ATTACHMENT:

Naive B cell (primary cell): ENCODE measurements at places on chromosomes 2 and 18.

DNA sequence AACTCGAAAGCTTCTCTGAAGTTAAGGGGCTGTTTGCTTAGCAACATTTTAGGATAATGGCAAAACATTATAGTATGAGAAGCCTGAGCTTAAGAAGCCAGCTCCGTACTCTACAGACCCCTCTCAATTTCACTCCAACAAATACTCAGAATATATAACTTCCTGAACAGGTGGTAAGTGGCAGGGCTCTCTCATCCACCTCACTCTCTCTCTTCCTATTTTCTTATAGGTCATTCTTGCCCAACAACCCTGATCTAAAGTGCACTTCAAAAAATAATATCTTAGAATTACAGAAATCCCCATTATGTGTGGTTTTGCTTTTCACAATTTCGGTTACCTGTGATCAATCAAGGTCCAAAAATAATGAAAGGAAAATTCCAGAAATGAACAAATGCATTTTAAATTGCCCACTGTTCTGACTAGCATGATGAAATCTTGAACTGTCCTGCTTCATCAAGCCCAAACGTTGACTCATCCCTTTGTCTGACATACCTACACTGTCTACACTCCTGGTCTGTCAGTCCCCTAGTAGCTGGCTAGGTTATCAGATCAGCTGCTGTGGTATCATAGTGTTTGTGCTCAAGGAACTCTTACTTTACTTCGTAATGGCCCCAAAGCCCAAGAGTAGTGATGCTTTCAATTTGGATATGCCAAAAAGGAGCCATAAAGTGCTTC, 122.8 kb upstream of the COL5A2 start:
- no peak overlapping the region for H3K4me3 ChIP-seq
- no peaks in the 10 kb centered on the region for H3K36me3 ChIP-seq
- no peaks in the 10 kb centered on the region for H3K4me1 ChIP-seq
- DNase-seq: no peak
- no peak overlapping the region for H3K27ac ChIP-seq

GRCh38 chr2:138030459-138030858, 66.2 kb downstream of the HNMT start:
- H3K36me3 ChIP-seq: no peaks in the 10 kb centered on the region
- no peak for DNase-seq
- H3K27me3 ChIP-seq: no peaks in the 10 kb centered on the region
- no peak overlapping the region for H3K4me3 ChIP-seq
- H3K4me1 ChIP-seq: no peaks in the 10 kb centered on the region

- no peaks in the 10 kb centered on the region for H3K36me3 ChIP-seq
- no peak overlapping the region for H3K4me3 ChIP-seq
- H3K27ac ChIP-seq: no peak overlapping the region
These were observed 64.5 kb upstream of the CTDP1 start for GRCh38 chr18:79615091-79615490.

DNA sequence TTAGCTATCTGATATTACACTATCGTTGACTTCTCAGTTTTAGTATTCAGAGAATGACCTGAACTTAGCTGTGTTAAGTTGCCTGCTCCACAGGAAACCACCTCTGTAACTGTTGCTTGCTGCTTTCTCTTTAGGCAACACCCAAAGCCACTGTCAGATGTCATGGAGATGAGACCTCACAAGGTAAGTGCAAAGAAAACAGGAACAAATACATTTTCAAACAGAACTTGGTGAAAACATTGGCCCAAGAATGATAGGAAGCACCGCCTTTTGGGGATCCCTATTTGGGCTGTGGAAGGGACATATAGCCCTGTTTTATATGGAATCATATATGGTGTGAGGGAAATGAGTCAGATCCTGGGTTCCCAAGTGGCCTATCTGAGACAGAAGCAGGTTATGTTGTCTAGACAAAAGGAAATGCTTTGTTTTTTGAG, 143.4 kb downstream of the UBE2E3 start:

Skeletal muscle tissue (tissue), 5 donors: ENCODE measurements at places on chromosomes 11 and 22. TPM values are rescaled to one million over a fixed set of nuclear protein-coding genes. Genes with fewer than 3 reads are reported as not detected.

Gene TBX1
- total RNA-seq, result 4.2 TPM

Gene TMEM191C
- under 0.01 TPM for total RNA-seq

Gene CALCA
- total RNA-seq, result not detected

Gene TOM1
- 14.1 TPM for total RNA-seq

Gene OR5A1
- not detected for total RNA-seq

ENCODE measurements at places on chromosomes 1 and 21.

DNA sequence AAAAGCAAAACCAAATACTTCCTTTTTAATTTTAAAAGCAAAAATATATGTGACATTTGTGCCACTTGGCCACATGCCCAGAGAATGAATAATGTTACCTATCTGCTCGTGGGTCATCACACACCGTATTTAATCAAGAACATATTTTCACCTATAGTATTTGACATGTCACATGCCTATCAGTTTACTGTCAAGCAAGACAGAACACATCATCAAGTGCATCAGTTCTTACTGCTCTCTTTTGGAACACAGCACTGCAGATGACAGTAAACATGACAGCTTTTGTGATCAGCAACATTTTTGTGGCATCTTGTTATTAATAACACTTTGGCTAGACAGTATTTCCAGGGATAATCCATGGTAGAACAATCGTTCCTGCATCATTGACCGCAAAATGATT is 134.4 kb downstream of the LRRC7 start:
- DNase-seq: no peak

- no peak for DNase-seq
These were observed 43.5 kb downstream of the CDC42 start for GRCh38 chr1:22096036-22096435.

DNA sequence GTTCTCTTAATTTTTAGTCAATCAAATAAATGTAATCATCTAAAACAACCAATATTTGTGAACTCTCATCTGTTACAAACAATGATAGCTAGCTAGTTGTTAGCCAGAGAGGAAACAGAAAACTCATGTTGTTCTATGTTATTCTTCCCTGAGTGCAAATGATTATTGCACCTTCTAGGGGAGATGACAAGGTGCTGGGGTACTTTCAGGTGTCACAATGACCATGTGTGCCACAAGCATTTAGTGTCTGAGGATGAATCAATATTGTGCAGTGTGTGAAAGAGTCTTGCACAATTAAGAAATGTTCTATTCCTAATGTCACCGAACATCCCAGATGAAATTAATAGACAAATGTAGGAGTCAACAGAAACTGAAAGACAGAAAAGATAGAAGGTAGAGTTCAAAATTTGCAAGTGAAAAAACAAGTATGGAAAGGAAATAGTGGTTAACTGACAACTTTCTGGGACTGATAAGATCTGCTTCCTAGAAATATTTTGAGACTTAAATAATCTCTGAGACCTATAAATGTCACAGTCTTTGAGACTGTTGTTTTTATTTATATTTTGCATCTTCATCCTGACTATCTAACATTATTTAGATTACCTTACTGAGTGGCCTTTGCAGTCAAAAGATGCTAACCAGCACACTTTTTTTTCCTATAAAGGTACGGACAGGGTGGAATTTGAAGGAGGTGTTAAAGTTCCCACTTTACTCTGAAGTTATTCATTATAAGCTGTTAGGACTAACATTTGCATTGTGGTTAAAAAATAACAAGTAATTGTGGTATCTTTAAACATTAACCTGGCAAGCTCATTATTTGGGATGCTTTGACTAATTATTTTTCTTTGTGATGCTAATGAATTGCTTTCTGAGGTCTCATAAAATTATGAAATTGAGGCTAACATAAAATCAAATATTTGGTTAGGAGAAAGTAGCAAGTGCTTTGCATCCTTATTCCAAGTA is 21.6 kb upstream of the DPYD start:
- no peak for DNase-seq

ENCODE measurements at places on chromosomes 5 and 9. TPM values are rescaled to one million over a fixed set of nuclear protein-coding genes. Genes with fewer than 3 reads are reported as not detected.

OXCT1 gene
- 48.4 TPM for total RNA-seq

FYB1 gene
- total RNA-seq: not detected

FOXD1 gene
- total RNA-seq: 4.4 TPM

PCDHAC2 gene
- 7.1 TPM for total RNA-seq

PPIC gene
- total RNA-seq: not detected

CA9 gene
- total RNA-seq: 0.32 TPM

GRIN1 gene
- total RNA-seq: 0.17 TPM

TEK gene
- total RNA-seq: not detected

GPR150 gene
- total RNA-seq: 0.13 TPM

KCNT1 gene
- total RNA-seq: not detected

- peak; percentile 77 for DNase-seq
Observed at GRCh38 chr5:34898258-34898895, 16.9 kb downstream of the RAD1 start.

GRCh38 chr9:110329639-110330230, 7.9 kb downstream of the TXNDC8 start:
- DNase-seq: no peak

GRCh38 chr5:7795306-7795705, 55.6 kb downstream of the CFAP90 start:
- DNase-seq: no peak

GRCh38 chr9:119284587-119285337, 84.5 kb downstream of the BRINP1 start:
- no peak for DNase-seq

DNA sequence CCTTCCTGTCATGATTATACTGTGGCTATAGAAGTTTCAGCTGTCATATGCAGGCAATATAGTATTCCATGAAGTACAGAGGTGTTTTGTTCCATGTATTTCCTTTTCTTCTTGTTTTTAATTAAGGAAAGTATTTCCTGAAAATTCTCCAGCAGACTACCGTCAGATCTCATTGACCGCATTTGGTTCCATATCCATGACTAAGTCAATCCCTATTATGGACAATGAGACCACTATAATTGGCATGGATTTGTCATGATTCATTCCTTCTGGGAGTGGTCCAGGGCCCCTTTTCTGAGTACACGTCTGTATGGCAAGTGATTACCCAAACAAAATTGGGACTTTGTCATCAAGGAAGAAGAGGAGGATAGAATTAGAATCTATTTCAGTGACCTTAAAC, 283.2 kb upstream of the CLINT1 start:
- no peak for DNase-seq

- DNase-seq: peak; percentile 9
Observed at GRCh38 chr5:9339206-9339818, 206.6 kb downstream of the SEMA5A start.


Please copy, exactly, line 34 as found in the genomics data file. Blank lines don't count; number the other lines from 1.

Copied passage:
These were observed 43.5 kb downstream of the CDC42 start for GRCh38 chr1:22096036-22096435.